Inequality in the labour market

Women have had to make difficult decisions to the disadvantage of their independence, income and personal fulfilment during the pandemic; for instance have been to reducing their working hours, opting for independent work in order to have flexible working hours and to be able to reconcile the two jobs: paid work and “housework”. Others have found it necessary to quit their jobs, because when it comes to deciding as a couple who will quit in order to have more time to care for their children, “normally” it is the woman who does so[2]. According to the Yo No Renuncio Association, which conducted a survey with 7,500 valid responses from women with and without children between 12 and 14 February 2021, “22% of women have given up their job or part of it to take care of their children and 37% have been denied teleworking even though technically it would have been possible”. Also, the findings highlight “that when the child has to stay at home in quarantine, in 8 out of 10 cases it is the woman who takes care of the child”[3].

[2] According to the Vice-Presidency of the Republic,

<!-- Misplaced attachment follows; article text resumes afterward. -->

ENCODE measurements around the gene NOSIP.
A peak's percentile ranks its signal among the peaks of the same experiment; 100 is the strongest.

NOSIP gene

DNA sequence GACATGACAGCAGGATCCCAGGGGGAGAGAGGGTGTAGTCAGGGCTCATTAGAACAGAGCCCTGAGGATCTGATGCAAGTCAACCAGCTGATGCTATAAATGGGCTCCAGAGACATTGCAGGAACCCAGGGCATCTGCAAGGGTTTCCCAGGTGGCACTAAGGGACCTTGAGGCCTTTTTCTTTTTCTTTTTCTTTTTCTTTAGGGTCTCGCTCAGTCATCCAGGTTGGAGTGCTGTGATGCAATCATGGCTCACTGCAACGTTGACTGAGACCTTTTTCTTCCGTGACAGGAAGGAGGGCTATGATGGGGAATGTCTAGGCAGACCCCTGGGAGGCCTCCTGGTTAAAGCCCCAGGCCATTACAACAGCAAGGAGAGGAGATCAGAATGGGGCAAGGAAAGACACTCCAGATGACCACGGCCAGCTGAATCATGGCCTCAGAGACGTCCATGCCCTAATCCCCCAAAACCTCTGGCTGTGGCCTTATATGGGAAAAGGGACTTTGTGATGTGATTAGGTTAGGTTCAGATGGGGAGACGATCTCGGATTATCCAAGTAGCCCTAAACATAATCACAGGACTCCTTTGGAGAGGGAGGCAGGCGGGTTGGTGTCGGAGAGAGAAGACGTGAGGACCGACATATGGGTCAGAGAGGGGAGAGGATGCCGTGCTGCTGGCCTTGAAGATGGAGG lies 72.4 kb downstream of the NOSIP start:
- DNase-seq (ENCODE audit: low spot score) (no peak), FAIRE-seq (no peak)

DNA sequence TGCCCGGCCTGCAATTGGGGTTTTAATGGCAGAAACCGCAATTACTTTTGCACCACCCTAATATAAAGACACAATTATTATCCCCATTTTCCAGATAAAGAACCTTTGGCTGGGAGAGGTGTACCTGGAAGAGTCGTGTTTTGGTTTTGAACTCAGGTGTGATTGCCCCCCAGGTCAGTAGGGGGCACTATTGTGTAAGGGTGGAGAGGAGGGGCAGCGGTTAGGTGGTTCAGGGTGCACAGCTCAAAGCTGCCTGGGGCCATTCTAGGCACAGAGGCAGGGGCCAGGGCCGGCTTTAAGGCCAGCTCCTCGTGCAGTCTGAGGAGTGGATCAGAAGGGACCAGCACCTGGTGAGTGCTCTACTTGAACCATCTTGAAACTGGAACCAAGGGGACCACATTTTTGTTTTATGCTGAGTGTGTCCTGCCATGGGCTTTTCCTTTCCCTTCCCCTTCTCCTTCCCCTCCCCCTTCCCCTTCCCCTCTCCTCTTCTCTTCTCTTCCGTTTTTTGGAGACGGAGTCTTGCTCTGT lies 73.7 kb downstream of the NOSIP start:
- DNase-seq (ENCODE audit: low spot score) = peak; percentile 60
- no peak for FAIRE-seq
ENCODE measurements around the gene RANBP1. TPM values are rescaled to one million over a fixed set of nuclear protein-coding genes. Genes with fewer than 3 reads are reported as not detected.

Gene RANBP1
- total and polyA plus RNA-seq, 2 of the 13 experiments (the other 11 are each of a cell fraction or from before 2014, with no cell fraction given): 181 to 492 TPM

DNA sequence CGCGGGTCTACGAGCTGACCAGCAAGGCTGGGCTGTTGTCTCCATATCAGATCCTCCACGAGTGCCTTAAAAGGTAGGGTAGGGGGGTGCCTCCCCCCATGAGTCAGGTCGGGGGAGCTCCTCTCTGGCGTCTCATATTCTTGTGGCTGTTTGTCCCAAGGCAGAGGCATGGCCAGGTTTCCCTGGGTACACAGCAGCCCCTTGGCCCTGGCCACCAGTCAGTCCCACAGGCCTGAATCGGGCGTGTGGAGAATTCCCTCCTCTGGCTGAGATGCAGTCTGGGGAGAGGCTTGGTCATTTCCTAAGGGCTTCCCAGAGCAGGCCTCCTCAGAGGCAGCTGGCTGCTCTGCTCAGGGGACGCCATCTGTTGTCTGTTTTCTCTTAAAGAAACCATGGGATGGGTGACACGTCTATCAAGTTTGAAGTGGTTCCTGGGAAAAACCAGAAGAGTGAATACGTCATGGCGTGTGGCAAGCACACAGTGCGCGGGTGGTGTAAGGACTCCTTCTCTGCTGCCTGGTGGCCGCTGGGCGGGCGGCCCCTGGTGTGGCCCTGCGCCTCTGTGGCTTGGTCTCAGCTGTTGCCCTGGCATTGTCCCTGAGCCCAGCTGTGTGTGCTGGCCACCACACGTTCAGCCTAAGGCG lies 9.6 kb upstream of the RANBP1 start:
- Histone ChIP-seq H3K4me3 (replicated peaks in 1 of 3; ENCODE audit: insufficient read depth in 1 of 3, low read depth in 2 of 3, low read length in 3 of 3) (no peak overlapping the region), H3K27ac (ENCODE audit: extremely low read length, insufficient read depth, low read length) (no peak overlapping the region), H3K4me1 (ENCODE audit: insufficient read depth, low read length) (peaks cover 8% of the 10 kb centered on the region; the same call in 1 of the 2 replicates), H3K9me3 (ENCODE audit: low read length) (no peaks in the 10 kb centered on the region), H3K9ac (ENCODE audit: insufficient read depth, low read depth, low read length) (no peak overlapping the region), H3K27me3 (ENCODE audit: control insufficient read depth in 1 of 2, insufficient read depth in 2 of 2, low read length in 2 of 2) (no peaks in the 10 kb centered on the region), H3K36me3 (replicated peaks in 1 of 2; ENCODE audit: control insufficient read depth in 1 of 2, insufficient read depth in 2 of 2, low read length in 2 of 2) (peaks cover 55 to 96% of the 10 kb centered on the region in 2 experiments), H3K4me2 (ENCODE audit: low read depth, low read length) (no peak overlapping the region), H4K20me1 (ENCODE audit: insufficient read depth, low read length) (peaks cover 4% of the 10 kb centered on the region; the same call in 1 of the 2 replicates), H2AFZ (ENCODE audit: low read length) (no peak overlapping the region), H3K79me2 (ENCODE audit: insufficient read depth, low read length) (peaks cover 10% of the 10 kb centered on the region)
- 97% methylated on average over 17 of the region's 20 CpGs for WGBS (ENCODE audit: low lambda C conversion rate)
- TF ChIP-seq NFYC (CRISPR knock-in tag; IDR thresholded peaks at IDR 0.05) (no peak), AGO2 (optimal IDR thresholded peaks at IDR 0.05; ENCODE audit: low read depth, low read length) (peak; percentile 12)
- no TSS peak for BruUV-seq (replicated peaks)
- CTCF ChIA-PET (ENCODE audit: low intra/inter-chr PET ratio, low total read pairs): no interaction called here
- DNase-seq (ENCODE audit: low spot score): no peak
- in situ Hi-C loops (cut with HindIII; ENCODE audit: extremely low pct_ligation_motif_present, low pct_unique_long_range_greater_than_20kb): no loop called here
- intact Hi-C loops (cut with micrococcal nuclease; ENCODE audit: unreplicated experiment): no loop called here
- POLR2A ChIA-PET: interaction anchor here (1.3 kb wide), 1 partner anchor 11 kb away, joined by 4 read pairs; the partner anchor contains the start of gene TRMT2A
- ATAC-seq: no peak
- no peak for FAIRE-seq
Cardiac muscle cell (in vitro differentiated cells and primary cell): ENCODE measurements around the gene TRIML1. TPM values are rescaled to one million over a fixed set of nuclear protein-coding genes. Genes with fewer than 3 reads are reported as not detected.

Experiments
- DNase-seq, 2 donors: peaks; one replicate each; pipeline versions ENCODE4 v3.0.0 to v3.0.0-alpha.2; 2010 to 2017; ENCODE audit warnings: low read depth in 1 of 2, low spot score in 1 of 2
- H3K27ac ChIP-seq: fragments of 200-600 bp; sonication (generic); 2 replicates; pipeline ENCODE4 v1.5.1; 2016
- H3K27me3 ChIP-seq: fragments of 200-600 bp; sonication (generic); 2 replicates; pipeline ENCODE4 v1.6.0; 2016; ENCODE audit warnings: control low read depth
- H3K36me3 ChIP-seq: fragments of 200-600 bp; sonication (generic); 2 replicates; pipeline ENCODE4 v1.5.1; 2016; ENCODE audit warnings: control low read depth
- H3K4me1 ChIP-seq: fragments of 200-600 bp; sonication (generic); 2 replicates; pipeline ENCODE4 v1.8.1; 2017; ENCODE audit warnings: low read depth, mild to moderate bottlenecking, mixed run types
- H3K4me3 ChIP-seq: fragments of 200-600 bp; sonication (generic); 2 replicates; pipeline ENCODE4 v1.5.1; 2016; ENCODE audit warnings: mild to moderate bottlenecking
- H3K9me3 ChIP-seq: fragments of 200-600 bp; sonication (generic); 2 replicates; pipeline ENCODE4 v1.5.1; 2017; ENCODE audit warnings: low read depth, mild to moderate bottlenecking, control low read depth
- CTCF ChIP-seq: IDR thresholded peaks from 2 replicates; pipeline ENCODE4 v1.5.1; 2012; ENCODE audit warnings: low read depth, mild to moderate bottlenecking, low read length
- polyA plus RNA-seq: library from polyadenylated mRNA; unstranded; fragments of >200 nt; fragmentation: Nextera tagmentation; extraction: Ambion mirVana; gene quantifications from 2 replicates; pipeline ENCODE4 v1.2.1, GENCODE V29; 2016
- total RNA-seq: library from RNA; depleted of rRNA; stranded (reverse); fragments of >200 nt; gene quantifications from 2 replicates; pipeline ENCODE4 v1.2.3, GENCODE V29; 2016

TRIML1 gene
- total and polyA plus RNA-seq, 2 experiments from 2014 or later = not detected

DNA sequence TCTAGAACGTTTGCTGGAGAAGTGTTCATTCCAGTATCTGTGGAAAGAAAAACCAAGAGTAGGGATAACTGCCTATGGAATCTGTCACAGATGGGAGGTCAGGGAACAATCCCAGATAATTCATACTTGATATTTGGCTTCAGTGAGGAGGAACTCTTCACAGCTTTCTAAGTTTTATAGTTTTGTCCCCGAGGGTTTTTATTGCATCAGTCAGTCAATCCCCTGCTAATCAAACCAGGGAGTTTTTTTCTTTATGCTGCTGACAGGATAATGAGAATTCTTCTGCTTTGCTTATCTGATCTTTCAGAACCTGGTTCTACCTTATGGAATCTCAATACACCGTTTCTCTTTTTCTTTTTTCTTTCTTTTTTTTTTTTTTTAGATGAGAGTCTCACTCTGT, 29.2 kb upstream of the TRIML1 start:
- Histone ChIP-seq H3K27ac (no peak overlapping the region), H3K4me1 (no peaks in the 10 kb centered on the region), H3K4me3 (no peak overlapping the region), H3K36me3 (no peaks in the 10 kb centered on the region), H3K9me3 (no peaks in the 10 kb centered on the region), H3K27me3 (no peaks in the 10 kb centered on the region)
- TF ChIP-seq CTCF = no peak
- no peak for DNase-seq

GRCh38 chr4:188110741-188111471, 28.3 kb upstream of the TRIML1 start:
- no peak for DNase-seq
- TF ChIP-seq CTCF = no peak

"65% of the employed population of women in Colombia is working 
in the commerce and services sector, the one most affected 
by the COVID-19 crisis, and around 6 million women are at risk 
of losing their jobs" Vice-Presidency of the Republic. 
Women in times of Covid-19, August 11, 2020.
According to the director of DANE, in the news presented on 
Noticiero Caracol on 26 February 2021, in January, 
the unemployment rate for women was 22.7%, while for men it was 13.4%.
[3] Cristina Saldaña. Holidays, leave and unpaid days: 
this is how working mothers cope with their children's quarantine. 
El País, 16 de febrero 2021.

The overload of work generated by the coming together of paid work with (unpaid) care work in the same physical space (the home), plus all the members of the family demanding that women take care of them, explicitly or implicitly, has reinforced – what feminists have for so many years called – the sexual division of labour and the double or triple working day, which is nothing more than invisible work.

Multitasking, food preparation, household cleaning, family health situations, home schooling, emotional support, added to the eight hours of work – which are almost always more – are the factors that increase the demands on women because of their being a woman. That is how it is and always has been. Stress, permanent exhaustion, anxiety, in many cases health complications, and of course, the frustration of the feeling that this will always be the case are among women’s daily companions.